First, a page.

Documents from thirteenth-century Hungary bear vivid testimony to the psychological impact of Mongol inroads. Nora Berend has drawn attention to the way in which the experience of 1241–2 had seared itself on the Hungarian collective memory, to the extent that it inaugurated a new semi-official chronology. Throughout the rest of his reign Béla IV’s chancery employed phrases like ‘at the time of the Tartar persecution’ or ‘at the pestilential advent of the Tartars’; and the simple words ‘at the time of the Tartars’ became entrenched in the language of record. During the process for the canonization of Béla’s daughter Margaret in 1276, a number of witnesses established their ages by reference to the Mongol invasion. Subsequent onslaughts intensified the sense of disruption and loss, particularly that of 1285, which passed into Hungarian historiography as ‘the second Tartar assault’ and obliged chancery scribes to devise phrases like ‘the time of the first’ (or ‘former’) ‘Tartars’ – or even, in one case, ‘the main Tartars’ – for the invasion of 1241. In Poland the emotional imprint of Mongol devastation is less clearly discernible; but it manifests itself, perhaps, in the way that annalists regularly couple the name of Duke Henry II of Lower Silesia, for some years after 1241, with the poignant formula ‘who was slain by the Tartars’.
There is no shortage of documentary evidence for the material and economic damage perpetrated by Mongol attacks after 1242. In 1296 the church of St Mary in Sandomir, which had been burned down in 1259, was still not fully rebuilt, and Pope Boniface VIII granted indulgences to anybody who assisted in the task. Pope Clement VI was told in 1343 that the abbey of St Andrew near Visegrád (in western Hungary), which had flourished before the Tartar invasions, had housed no monks for more than forty years. At some point in the later 1280s László IV remitted half the revenue due from the inhabitants of Beszterce (Bistritz), ‘in very great measure annihilated or impoverished by the devastation and burnings of the Tartars’. Whether mounting lightning raids or, as in 1285, wide-ranging campaigns of devastation, the enemy were intent on acquiring able-bodied captives in large numbers, and Hungarian charters regularly give great prominence to the liberation of some thousands of their unhappy countrymen by those notables who defeated the Mongols. Serfs whom the invaders abducted, but who subsequently escaped back to their homes without the aid of a ransom, were legally free in the duchy of Sandomir, though an appeal addressed to Pope John XXII in 1327 suggests that their lords (in this case the church of Sandomir) were but imperfectly acquainted with this custom. Arrangements were made, presumably, for the ransoming of Christian prisoners (and would have imposed an additional burden on local communities); but regrettably the only extant charter documenting such efforts, in Hungary, is an eighteenth-century forgery.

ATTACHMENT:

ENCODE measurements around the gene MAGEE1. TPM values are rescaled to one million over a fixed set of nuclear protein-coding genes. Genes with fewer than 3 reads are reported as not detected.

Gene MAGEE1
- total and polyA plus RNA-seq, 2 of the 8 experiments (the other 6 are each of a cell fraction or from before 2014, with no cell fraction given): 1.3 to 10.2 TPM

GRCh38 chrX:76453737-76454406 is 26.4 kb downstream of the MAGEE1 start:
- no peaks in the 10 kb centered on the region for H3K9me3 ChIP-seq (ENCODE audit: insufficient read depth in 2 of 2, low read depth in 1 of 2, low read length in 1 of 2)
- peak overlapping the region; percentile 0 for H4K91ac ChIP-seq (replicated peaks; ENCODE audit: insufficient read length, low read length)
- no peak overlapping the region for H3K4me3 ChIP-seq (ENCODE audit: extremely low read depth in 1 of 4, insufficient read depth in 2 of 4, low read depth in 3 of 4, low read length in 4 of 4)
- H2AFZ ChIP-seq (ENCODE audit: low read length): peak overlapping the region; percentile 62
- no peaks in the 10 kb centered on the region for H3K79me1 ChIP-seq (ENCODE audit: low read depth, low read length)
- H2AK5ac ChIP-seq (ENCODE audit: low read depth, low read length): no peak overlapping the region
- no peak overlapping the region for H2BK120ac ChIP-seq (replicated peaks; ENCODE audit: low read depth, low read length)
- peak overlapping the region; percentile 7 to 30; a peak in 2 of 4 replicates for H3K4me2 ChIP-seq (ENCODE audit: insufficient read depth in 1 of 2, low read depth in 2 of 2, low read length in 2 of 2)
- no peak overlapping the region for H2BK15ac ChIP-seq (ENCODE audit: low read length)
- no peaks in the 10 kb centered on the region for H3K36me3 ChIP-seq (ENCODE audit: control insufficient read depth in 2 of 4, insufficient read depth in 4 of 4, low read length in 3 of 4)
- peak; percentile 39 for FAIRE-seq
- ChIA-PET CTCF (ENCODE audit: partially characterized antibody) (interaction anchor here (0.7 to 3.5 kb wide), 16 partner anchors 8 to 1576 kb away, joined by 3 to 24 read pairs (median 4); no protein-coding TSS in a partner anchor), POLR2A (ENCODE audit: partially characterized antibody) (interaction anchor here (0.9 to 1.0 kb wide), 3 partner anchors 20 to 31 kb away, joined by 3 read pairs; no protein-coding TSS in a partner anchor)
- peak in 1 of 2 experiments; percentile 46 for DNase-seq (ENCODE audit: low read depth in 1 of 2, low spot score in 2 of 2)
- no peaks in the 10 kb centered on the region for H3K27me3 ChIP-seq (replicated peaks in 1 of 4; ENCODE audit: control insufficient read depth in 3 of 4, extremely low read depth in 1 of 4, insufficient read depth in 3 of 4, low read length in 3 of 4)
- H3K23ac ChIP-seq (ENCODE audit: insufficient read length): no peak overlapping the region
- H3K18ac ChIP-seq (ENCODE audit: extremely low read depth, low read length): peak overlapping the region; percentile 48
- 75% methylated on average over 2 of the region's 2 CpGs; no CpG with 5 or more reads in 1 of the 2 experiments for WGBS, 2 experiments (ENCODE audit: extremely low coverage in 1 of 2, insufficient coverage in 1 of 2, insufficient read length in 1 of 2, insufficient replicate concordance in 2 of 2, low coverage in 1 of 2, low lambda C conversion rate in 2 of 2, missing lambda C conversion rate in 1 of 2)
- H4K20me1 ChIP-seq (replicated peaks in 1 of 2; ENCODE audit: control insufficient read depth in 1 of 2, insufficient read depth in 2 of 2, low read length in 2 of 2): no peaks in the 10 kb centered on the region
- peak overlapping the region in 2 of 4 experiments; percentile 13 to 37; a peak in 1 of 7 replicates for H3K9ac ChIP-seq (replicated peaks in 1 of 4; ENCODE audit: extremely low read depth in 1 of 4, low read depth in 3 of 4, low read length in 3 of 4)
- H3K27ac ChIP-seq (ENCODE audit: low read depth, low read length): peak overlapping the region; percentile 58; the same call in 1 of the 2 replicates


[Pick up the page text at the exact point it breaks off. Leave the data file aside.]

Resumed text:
Naturally the Mongols were not the only agents of destruction and sacrilege in Hungary. Many elements within the kingdom profited from the upheavals caused by the Mongol attacks to misappropriate ecclesiastical property, so that Clement VI would complain in 1344 that more than forty Benedictine houses had been illegally occupied over the past hundred years. In 1277 the archbishop of Kalocsa recounted the bloodthirsty career of a Saxon rebel whom he accused of adopting ‘Tartar’ practices; and eight years later King László himself referred to the mutual strife of the Hungarians in the same breath as Tartar and Cuman attacks. For a Hungarian cleric writing in 1321, past decades were an era of wickedness characterized by ‘both Tartar invasion and oppression by the tyrants of the land’ – a situation that, in his view, Divine Grace combined with King Carobert’s energies had done much to ameliorate. Other churchmen were less ready to discriminate among Hungary’s various afflictions and less fulsome about the king’s role. Protesting to Pope Benedict XII in 1338 about Carobert’s erosion of ecclesiastical rights, the kingdom’s prelates spoke of the vulnerability of their churches. Their sole means of resisting the encroachments of the lay power was to produce written privileges which had in fact been destroyed by fire in the course of two Tartar invasions. There were those in Eastern Europe who had clearly learned to turn Mongol visitations to good account.